Logo name authorBy Mark Keane

Chances are one of the following happened to you between Christmas and New Years. You were either given a Nutribullet as a present or you made a New Year’s resolution to be a healthier version of yourself. If it was the latter then this article will still be helpful for you, but you may need to “borrow” that juicer from whoever in your family isn’t using it. Going to the gym is boring and we aren’t going to waste your time persuading you to keep going, but making your own smoothies is definitely something we can get behind. It will save you a tonne of money in the long run and you won’t have to rely on juice bars to get your fix. Crack open that Nutribullet box, get rid of that confused look on your face, and let’s get juicing!!

There are no Ten Commandments when it comes to juicing, but we feel these guidelines should always be followed. You will see other smoothie recipes using ingredients like strawberries even though they won’t be in season for another 9 months, we just don’t see the point of using frozen fruit especially when they have been linked with virus outbreaks. There’s a big demand for green smoothies packed full of kale, spinach, wheatgrass and spirulina, however you aren’t going to keep making these if they taste terrible. The trick is to use other ingredients to help mask the vegetable flavours, so add some apples or juice from lemon and limes into the mix. This is a sneaky way to pack vegetables into your life without gagging on the actual taste of it.

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If you are the sort of person who happily munches on a banana while walking to work, then there’s no real point adding them to your smoothies. You want to add ingredients that will complement your regular nutritional habits. Throw in ginger, cucumbers, beetroot, celery, lettuce, thyme, basil and fennel as it’s probably a safe bet that you don’t regularly eat them.

What about using crazily expensive Himalayan pink salt you ask? There will be none of that fancy stuff in this article. Put down that organic agave syrup and use some local Irish honey if you need to sweeten things. Save that Canadian maple syrup for your pancakes. We will admit that raw cacao paste is pretty amazing, but we find it better to have a few squares of Lindt chocolate at night instead. One idea we do like is the addition of nut butters and certain oils, they can provide a whole new level of tastiness and nutrition to your drink. Adding some Meridian walnut, cashew, almond, or hazelnut butter will give that smoothie some rich delicious creaminess. Coconut oil is another good ingredient to add, or just add coconut milk or coconut cream instead, they are all packed full of health benefits. If you find yourself getting addicted to all things coconut, Asian markets are the best place to buy it.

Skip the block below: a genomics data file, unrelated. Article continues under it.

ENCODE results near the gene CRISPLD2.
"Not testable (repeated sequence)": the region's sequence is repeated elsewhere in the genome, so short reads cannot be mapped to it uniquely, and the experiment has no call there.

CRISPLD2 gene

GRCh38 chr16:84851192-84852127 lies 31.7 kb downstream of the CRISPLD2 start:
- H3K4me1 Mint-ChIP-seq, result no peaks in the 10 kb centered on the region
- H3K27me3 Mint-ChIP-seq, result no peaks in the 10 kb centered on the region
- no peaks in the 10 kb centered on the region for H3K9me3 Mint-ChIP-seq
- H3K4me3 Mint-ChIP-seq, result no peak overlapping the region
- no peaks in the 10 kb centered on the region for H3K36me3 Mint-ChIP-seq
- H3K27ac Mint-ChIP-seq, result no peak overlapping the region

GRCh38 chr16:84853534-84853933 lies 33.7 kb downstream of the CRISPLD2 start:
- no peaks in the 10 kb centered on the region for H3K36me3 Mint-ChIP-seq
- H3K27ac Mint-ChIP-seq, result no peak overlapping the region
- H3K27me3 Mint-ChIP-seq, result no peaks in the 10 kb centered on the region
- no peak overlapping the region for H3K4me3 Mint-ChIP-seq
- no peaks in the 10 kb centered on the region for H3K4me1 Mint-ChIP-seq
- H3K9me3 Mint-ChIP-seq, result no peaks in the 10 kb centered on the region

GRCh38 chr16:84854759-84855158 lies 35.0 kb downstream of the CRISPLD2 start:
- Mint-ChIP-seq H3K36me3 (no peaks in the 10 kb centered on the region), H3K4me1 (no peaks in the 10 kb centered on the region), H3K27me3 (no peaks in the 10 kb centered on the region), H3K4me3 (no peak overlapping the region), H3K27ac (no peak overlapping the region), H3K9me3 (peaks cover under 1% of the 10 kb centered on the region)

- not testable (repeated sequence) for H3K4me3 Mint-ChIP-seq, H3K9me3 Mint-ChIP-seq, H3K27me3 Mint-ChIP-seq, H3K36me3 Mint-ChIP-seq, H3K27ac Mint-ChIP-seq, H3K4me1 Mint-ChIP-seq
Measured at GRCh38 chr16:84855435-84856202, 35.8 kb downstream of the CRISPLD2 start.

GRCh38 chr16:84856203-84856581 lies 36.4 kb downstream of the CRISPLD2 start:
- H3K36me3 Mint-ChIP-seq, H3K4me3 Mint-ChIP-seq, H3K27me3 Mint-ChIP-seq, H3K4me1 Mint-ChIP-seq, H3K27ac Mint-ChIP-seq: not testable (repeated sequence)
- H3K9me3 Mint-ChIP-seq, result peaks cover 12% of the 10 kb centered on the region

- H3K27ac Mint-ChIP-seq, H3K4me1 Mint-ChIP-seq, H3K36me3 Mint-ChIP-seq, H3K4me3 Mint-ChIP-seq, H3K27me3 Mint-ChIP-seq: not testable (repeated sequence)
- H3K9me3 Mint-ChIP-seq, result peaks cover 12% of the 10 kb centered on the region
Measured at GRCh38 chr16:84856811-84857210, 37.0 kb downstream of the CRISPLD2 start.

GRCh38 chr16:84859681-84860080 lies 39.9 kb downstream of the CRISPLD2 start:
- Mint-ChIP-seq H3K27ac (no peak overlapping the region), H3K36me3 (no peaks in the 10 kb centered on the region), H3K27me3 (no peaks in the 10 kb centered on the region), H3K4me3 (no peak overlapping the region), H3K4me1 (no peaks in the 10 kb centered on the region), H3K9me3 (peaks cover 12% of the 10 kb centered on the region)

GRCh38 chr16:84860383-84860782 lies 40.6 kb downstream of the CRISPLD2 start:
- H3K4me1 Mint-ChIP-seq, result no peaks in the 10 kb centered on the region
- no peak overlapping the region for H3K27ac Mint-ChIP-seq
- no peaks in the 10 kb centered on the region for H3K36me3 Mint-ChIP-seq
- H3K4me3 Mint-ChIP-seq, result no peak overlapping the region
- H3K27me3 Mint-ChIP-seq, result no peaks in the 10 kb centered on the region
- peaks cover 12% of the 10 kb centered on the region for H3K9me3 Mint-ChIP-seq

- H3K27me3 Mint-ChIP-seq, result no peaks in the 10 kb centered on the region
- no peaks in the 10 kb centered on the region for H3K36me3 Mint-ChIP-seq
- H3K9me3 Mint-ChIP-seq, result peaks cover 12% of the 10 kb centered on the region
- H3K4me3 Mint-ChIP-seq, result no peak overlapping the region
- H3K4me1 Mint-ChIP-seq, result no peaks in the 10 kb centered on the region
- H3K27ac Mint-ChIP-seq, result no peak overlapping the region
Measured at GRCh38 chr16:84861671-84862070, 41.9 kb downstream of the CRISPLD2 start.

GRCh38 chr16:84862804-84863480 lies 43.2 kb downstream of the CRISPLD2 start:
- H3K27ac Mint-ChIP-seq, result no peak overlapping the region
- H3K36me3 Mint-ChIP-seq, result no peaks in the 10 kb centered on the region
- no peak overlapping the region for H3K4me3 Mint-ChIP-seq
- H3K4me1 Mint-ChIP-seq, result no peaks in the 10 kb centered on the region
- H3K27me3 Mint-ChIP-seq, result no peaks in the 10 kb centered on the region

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All rights reserved

Some people like adding oats and Glenisk yoghurt to their smoothie, but we think they are better off being eaten for breakfast. You’ve probably heard of the cayenne pepper diet, we love using that spice in cooking, but adding it to a smoothie is just going to give you a raw unpleasant taste that will sting your lips. In regards to using spices, we think it’s better to give them a miss, save them for your baking and cooking adventures. Herbs on the other hand are always worth using.

How about powders like chlorella, spirulina, acai or maca? We’d rather save our money and juice some fresh spinach, currants and avocados instead. Also, don’t worry about achieving a pH “balance” by lashing in apple cider vinegar, it will just ruin the taste of the smoothie.

What’s the moral of this story? Basically ditch all those weird expensive fancy ingredients and keep it simple stupid silly.

 

 

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